By Backarcher on Thursday, July 31, 2008 - 10:18 pm: Edit Post


You are bringing up dinosaurs of MMA: Tank Abbott and Ken Shamrock.

Have you watched MMA in the last 10 years?

Ken Shamrock has won 2 fights since 2000.

You are proving my point. Those guys don't win against intelligently conditioned modern fighters!

Man. I'd love to take you under my wing and guide you in the right a fighter and as human being. Your heart is in the right place.

   By Tim on Friday, August 01, 2008 - 02:43 am: Edit Post


The idea of the study was to compare the punching power of a boxer with average people, not other athletes.


If the boxer was allowed to wind up his arm and body to maximum extension, lift his lead leg then drop and drive his body then rear hand forward, he'd generate much greater hand speed. Boxing punches cannot be thrown like a baseball, the opponent will not stand still and wait for the wind up.

   By Enforcer on Friday, August 01, 2008 - 05:17 am: Edit Post

well ive been doing boxing for about 2 years on and off and ive never knocked anyone out, in fact i hit one guy straight on with a hook perfectly on the chin and it only phased him but I never do weights nor fight in tournaments. I mostly train for bare knuckle know which is a lot faster and more painful to defend/block.

   By Jason M. Struck on Sunday, August 03, 2008 - 08:35 pm: Edit Post

i will also take anyone who needs strength training under my wing


   By Backarcher on Monday, August 04, 2008 - 12:32 am: Edit Post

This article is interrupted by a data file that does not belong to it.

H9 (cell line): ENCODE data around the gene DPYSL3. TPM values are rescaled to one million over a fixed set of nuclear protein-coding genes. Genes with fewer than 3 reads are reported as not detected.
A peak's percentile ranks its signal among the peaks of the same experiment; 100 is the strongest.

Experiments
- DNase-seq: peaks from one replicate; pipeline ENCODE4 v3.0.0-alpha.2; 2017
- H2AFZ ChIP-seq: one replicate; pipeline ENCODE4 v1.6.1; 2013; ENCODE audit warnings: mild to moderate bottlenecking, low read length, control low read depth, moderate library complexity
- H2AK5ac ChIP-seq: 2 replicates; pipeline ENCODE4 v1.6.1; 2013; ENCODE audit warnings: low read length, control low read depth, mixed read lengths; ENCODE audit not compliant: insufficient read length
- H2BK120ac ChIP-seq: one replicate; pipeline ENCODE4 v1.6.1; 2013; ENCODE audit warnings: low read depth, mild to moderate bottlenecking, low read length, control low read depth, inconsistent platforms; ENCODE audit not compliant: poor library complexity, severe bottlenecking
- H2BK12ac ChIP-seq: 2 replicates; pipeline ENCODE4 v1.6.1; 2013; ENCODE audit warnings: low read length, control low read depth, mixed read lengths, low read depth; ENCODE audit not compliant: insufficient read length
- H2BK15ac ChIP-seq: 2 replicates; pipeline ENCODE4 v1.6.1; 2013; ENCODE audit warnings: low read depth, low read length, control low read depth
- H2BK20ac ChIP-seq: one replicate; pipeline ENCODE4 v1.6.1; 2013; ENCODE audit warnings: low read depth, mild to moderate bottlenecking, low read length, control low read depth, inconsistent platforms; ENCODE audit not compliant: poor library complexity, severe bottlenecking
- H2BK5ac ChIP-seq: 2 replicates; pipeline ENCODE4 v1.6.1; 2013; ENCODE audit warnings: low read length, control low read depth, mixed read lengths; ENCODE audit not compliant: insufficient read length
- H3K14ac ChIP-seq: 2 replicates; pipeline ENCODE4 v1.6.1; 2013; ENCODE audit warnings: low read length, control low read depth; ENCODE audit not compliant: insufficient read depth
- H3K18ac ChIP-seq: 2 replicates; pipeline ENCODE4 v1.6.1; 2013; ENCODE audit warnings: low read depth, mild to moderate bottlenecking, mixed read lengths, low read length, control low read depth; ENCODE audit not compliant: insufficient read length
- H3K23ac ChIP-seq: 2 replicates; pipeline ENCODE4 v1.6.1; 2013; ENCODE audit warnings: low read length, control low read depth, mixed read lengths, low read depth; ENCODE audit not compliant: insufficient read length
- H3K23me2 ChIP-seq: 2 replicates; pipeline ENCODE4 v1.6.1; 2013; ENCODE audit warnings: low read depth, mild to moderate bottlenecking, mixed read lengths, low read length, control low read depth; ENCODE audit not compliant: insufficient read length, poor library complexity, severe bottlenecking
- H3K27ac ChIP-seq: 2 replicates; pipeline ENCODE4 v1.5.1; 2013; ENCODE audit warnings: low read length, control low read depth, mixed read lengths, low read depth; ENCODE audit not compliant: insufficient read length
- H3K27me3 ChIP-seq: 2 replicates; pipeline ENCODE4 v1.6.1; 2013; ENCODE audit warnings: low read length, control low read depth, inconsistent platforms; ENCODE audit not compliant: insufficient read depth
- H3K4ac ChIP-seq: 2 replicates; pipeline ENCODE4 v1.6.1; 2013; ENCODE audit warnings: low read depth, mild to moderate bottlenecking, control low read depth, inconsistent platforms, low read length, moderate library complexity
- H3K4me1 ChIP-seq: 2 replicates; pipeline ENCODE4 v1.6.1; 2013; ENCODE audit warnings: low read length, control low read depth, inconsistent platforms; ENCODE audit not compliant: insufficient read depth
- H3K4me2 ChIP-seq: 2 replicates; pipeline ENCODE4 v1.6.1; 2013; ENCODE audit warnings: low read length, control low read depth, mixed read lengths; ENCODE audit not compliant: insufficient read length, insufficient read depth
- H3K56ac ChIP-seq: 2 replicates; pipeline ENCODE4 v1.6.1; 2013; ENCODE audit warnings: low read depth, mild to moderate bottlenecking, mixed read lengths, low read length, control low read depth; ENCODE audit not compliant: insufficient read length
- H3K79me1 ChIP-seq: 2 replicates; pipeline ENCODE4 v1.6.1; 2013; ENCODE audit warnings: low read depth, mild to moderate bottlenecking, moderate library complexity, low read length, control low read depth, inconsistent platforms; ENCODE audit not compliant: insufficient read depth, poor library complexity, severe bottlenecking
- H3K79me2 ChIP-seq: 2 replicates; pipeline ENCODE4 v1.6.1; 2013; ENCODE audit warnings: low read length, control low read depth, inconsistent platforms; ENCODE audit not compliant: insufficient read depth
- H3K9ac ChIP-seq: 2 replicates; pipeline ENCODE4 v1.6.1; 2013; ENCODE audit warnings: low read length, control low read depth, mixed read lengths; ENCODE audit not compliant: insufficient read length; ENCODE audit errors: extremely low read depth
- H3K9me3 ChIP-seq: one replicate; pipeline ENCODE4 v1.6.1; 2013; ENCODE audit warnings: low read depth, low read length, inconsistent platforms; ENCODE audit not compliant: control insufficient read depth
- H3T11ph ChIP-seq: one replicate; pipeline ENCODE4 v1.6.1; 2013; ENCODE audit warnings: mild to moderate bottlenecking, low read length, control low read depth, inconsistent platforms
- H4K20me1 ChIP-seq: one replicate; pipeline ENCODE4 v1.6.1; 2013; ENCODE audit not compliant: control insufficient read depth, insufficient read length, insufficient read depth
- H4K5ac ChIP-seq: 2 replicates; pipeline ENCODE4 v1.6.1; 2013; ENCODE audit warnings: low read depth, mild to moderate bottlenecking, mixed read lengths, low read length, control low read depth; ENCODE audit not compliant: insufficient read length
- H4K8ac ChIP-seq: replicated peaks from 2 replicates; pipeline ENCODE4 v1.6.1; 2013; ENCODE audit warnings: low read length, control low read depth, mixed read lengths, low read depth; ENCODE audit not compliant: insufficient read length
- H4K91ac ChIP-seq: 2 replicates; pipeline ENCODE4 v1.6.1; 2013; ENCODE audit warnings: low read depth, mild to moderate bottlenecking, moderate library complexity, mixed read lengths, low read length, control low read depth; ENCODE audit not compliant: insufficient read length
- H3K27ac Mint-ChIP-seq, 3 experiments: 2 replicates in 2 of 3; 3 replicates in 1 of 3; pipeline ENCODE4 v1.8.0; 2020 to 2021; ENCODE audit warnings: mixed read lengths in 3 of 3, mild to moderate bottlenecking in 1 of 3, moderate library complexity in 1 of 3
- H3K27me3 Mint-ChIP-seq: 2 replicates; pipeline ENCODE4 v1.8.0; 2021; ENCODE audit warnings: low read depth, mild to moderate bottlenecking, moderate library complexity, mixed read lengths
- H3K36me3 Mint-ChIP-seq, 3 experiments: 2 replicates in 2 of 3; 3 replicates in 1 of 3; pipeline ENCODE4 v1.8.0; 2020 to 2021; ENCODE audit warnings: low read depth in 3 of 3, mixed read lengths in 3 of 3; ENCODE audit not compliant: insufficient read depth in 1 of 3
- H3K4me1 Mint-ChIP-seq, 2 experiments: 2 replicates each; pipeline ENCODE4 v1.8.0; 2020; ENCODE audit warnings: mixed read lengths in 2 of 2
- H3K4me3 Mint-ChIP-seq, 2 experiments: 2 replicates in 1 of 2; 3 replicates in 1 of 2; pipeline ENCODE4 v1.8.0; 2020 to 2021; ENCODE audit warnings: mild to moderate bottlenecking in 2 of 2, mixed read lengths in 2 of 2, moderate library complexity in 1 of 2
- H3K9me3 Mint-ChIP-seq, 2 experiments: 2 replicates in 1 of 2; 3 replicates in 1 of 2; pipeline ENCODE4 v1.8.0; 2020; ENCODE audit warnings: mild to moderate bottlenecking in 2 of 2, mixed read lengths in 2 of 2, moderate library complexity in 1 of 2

I would explore Jason's site and take a couple of weeks to explore all of links he has. Read, Read and educate yourself!

   By Jason M. Struck on Tuesday, August 05, 2008 - 12:49 pm: Edit Post

strength is the basal motor quality from which all other attributes derive; speed, endurance, power etc.

without high levels of relative strength, they won't ever be that impressive. particularly for the applications we are discussing;
striking someone and knocking them out or picking them up, dropping them on the ground and then applying a submission hold to them.

   By robert on Tuesday, August 05, 2008 - 05:21 pm: Edit Post


   By Jason M. Struck on Wednesday, August 06, 2008 - 11:35 am: Edit Post

i think being stronger than everyone else is funny too.

   By robert on Wednesday, August 06, 2008 - 03:26 pm: Edit Post

strong is a state of mind

   By Jason M. Struck on Thursday, August 07, 2008 - 02:09 pm: Edit Post


but i was talking about force production.

   By robert on Thursday, August 07, 2008 - 10:41 pm: Edit Post

as far as the human body is concerned, strength is useless without coordination. and with coordination, a person with average strength can generate decent power.

maybe you are so obsessed with strength because you are so weak?

   By Jason M. Struck on Friday, August 08, 2008 - 09:07 am: Edit Post

that's probably it.


   By Enforcer on Wednesday, September 17, 2008 - 03:29 am: Edit Post

see weight training is realimportance and thus strengh/punching power (according to these guys just read this thread):